CAIRO: Families of 26 Egyptians missing in Libya met with the Spokesperson for the Ministry of Foreign Affairs Badr Abdel Atty demanding authorities to find their relatives’ whereabouts, according to a Saturday statement by the ministry.
The missing Egyptians headed to Libya in August 2014 in an attempt to illegally enter Italy, added the statement. The families said they lost contact with their relatives in September 2014.
Abdel Atty told the families that “the ministry does not relent in coordination with relevant bodies to reveal the circumstances of [their relatives’] disappearance.”
Egypt maintains diplomatic relations with the Tobruk-based Libyan government, which only controls limited areas in eastern Libya; information about abductees or Egyptians in other areas is based on regional tribal leaders.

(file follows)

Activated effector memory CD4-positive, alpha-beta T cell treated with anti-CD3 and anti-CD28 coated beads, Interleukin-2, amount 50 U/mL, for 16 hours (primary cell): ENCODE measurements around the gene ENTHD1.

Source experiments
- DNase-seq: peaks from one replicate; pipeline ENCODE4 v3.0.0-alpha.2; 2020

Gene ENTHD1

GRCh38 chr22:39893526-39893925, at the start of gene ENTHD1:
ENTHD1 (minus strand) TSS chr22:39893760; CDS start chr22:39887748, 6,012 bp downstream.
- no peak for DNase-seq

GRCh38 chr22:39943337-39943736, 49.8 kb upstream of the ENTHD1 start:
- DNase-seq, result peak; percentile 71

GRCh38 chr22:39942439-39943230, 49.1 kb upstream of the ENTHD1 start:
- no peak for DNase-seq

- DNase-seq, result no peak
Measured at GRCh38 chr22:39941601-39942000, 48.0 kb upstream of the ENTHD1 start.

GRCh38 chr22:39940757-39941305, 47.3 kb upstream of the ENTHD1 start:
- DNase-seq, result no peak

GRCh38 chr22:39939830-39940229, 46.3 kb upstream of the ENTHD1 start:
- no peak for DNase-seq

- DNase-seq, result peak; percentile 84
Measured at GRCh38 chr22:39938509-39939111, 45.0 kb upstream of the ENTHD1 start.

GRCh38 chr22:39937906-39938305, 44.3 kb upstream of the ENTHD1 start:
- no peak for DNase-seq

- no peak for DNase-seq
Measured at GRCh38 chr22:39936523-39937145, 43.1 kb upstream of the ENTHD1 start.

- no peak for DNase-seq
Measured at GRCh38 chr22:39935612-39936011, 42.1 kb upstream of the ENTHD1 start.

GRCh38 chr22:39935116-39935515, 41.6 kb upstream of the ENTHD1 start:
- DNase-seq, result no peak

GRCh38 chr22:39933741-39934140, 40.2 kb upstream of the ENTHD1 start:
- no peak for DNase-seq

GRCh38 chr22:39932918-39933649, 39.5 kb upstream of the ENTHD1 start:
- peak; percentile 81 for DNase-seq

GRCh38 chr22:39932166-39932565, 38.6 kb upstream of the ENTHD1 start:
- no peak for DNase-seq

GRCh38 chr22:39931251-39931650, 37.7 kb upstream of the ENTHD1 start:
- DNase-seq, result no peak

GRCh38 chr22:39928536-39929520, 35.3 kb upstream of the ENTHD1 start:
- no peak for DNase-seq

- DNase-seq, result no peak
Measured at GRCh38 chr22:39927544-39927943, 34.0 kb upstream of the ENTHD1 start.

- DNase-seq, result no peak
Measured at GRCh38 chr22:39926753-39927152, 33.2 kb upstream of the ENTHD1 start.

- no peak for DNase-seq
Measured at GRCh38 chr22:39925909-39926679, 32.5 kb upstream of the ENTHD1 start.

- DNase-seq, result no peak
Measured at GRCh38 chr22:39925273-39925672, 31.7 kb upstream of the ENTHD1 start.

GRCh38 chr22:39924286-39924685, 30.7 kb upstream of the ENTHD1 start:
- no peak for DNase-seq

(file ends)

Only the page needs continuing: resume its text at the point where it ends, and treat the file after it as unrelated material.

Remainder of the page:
The oil-rich country has witnessed a security vacuum due to the current conflict between Libyan Islamist rivals and military forces, as well as the Islamic State group claiming the seizure of swaths of the country.
Last month, the Egyptian government started operating flights to carry hundreds of Egyptian nationals in Libya back to Egypt after the release of a video showing 20 Egyptian Copts beheaded by the Islamic State (IS) group’s branch in Sirte City.
Following the video, Egypt in cooperation with the Tobruk government launched airstrikes on IS hotbeds in Derna, and killed at least 50 suspects.
In February, the government also waived fees for Egyptians coming from Libya via the Sallum border crossing for three months.
Thirteen Egyptians were deported from Italy Friday after illegally arriving at its shores via fishing boat. Another 24 were reportedly deported over the same circumstances in Jan.
Egypt and Italy have been coordinating to curb illegal immigration, as Egypt’s north shore is also a destination for asylum-seekers from Syria, Palestine, and some African countries.